5 Endangered Animals Everyone Should Meet

One out of every eight birds, one out of every four mammals, and one-third of all amphibians are at risk of extinction.  There are 16,306 endangered species, including animals and plants, according to the International Union for Conservation of Nature (IUCN). The Red List of the IUCN is the most reliable source of information on the situation of the world’s biodiversity. Here are five creatures that are  currently endangered.

Leatherback Turtle

Leatherback turtles are the world’s biggest turtles, weighing up to 2,200 pounds. Their name originates from the leathery appearance of their skin, as they are the only turtles without a hard shell. Surprisingly, they haven’t changed much during the millions of years of the evolution.  Each year, these sea turtles may swim  10,000 kilometers to reach their nesting grounds. Leatherbacks have been known to dive almost 4,000 feet and stay underwater for over an hour, demonstrating their impressive diving abilities. Ocean pollution, loss of nesting habitat, boat hits, and climate change are all factors that have badly affected to their extinction. They eat  completely jellyfish, which supplies them with sufficient nourishment and strength. It’s not that jellyfish are packed with nutritional value — it’s the volume of the amount consumed. Leatherback turtles consume roughly 16,000 calories per day, or more than 70% of their body weight.


The orangutan, who mainly exists in the rainforests of Borneo and Sumatra, is losing habitat because of deforestation, mostly due to island clearance by the paper/pulp and palm oil industries. Unfortunately, palm oil plantation workers also harm them. The Sumatran orangutan is likely to go extinct in 10 years if current trends continue, with the Bornean orangutan following closely behind. These creatures are very smart, sharing 97 percent of our DNA and demonstrating the capacity to utilize tools, comprehend, understand others, and learn sign language. There’s even evidence that they’re good at deceiving. Orangutans have tight bonds with their babies. They usually  breastfeed their newborns until they are six years old. Males stay with their mothers for several years after that, while females stay with their moms until they reach their teens. Orangutans have the longest timeframe of any animal, only giving birth once every eight years.


The vaquita, the world’s rarest marine creature, is endangered. These  little, shy porpoises are the members of cetacean family joining whales and dolphins. Discovered in 1957, only around 10 are believed to be alive now. They’re only found in Mexico’s Upper Gulf of California, and they’ve been decimated by gillnets used to catch totoaba fish, whose swim bladders fetch a high price on the Chinese black market. The heads of the vaquitas can pass through the mesh net, but their bodies cannot. There’s a small chance they’ll be able to free themselves once they’ve been imprisoned. Despite the fact that gillnets are banned in the vaquitas’ region, illegal fishing continues. the Mexican government established a vaquita safe zone in 2017 in order to protect them— which was later enlarged it in 2020. Sadly, the Mexican government effectively abolished restrictions in the summer of 2021 by giving fishermen access to a previously off-limits zone.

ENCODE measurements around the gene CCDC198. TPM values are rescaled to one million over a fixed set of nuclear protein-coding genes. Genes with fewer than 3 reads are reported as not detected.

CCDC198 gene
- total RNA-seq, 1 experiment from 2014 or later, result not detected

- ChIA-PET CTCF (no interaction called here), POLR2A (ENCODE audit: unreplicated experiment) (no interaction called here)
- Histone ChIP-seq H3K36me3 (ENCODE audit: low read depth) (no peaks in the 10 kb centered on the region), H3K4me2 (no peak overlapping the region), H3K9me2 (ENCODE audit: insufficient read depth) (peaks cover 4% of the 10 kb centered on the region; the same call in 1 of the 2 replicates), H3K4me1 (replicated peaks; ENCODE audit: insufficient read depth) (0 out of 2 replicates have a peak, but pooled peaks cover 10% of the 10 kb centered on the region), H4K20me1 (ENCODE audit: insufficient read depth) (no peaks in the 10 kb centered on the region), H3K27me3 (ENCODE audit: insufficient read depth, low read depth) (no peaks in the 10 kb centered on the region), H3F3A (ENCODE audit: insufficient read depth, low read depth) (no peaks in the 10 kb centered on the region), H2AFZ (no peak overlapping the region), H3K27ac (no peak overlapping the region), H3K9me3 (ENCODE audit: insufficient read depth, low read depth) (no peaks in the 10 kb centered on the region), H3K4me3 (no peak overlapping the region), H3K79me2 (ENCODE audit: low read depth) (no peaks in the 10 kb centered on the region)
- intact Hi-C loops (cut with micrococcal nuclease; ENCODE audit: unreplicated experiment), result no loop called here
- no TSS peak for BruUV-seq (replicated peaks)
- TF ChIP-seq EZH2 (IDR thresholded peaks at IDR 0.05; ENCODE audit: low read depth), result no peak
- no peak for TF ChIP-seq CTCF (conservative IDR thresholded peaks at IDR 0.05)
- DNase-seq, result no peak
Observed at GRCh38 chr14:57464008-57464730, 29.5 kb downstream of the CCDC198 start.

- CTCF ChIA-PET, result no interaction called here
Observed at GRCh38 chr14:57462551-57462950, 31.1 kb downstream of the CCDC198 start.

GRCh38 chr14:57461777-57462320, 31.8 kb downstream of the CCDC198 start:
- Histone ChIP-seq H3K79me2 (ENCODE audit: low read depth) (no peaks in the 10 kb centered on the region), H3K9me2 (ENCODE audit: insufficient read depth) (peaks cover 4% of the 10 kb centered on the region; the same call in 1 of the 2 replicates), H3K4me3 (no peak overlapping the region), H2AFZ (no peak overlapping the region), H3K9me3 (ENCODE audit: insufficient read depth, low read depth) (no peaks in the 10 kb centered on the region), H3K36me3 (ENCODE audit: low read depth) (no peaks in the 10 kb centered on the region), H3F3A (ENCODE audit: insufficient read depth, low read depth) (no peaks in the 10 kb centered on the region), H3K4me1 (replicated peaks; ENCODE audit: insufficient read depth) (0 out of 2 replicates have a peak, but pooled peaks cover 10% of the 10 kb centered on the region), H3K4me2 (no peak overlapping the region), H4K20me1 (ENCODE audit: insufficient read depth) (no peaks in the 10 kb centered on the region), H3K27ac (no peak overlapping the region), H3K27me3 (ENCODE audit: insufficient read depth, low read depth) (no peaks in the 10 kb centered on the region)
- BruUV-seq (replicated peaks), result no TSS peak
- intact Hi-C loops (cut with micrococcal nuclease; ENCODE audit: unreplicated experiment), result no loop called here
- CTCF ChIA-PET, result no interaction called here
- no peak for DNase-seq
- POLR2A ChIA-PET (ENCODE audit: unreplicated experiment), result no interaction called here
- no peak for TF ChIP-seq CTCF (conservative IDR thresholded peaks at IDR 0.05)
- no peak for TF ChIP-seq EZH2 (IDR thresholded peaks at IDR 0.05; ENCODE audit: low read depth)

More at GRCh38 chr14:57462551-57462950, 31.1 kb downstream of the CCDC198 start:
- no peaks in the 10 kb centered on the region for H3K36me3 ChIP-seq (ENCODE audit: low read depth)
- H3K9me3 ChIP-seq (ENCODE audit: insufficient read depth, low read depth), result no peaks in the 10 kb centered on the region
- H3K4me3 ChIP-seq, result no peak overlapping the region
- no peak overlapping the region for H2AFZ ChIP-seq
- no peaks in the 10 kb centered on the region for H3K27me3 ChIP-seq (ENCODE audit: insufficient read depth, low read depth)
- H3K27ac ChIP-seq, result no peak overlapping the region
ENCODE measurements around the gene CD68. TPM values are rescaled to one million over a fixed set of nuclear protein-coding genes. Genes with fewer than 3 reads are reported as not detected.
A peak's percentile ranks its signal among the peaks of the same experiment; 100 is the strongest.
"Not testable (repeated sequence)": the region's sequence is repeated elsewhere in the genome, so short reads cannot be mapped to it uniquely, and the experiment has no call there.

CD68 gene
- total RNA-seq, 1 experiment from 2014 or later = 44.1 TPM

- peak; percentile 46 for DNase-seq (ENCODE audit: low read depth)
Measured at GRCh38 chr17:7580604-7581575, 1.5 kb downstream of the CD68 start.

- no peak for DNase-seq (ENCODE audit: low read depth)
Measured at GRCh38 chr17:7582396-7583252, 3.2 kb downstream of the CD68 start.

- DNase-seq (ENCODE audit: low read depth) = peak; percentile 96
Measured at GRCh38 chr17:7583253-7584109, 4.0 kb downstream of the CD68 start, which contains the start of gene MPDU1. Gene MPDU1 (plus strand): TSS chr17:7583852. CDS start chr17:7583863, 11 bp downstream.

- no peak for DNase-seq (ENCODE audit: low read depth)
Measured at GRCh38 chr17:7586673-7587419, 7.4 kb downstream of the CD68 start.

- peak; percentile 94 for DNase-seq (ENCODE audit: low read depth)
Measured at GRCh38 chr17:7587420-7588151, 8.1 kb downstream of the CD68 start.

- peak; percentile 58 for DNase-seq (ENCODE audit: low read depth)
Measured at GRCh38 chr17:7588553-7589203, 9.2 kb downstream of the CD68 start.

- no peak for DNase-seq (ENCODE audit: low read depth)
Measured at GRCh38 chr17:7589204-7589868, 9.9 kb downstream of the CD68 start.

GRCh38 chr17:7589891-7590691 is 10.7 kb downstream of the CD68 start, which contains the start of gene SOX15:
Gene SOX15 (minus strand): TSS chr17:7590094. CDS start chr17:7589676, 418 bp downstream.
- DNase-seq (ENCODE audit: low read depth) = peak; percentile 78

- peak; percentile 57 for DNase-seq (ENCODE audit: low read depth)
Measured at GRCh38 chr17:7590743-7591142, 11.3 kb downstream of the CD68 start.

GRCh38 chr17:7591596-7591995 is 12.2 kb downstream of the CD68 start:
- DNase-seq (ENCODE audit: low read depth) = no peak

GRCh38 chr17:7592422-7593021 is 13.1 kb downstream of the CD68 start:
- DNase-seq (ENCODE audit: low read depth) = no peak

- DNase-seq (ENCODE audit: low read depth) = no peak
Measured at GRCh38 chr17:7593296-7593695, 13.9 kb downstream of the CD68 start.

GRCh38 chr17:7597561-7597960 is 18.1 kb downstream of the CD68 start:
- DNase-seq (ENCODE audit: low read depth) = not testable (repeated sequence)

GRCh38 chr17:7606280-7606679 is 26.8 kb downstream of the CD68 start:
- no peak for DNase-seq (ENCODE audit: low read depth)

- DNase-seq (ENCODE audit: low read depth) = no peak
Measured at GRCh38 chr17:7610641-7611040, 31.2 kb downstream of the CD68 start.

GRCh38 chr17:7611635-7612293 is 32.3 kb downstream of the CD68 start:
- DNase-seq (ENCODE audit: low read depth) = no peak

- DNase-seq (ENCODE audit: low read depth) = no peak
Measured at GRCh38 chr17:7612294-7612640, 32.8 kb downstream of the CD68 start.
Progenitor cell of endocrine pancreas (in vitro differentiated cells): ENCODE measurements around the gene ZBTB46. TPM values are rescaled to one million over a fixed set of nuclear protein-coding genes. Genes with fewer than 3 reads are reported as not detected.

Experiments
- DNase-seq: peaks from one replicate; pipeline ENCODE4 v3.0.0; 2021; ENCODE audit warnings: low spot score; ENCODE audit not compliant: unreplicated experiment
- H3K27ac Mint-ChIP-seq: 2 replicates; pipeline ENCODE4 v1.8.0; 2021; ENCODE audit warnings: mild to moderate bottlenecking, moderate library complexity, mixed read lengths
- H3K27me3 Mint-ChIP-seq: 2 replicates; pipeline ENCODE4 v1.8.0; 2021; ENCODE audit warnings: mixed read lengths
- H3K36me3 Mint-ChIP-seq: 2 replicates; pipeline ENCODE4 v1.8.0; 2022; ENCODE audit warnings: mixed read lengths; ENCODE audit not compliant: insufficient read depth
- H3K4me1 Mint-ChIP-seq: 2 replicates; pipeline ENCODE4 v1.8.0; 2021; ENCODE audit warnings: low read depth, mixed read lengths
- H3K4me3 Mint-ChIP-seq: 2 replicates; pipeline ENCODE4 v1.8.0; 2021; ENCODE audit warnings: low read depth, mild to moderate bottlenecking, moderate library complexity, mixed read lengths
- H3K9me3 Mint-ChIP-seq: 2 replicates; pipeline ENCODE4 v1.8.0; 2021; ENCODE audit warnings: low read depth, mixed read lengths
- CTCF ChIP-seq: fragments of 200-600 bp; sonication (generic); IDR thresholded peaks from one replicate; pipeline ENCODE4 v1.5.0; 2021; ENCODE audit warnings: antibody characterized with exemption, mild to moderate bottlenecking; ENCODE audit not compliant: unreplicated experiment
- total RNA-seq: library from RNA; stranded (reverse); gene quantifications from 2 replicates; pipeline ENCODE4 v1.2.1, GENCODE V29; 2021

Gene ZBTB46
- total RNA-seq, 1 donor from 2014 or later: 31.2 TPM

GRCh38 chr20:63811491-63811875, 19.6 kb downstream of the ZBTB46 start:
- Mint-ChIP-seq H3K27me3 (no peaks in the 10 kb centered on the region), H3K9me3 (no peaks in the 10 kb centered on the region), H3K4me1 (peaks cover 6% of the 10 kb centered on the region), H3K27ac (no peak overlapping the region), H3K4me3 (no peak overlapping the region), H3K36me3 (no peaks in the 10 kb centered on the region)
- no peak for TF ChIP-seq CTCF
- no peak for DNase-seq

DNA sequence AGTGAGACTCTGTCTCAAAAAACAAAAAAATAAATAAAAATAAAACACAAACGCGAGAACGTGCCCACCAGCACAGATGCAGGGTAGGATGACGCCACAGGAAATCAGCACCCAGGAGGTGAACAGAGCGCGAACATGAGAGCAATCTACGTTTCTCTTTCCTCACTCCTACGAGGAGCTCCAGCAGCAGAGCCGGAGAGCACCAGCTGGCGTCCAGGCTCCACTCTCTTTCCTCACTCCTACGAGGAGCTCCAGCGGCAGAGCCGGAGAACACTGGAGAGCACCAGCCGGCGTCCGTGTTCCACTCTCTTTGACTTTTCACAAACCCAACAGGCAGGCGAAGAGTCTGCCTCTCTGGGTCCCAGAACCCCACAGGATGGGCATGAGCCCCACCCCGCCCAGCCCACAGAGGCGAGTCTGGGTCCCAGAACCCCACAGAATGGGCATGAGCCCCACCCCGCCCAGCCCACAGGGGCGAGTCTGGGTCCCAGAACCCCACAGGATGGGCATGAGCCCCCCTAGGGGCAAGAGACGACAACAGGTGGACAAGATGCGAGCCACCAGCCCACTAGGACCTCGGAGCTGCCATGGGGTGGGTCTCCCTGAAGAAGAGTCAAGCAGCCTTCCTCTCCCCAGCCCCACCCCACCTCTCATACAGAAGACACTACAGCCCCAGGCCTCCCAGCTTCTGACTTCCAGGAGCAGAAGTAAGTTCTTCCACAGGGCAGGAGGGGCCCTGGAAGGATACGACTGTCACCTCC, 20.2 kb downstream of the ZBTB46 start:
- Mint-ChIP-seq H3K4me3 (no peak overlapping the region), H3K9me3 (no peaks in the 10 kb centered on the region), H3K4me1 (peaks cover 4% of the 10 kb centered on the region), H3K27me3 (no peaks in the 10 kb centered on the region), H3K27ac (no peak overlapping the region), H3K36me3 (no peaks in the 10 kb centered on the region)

Red Panda

Despite a similar name, these animals are not related to the well-known giant panda, which is a bear. Red pandas considered to be the only members of the Ailuridae family. This animal was first noted in 1825 , in Asia’s high forest areas. “Ailurus” is a Latin word that means “fire-colored cat.” The name was given by zoologist Frederic Cuvier who was fond of their beauty. Although both the red and giant pandas eat bamboo, the red panda only eats the tips and leaves of the shoots, whereas the big panda eats the entire plant. Land development for farming, housing, and commercial use has had a negative impact on their habitat. Another reason of hunting these animals is their meat and pelts. Because they exist in harsh habitats, it’s impossible correctly count their numbers. It’s thought that there are less than 10,000 wild red pandas alive, probably as few as 2,500. They normally live high up in the trees and only come down for water.

Sri Lankan Elephant

Sri Lankan elephants, like many other endangered species, are losing habitat due to forest clearing. There are just a few thousand of these elephants surviving due to land development obstructing their migratory path. The Asian elephant is the Sri Lankan elephant. Surprisingly, unlike the African elephant, females do not normally develop tusks. The Sri Lankan elephant, like other elephants, is incredibly smart. Elephants are one of only three animals that can identify themselves in a mirror, joining  dolphins and big apes . Elephants in Sri Lanka are born weighing between 200 and 300 pounds, but they may grow to weigh up to 12,000 pounds (for males) and reach heights of more than 11 feet. These massive creatures are megaherbivores, meaning they only eat plants. They must spend half of their day foraging in order to receive proper nutrition, requiring up to 10% of their body weight in food on a daily basis. In the wild, these magnificent creatures may live up to (and even beyond) 60 years.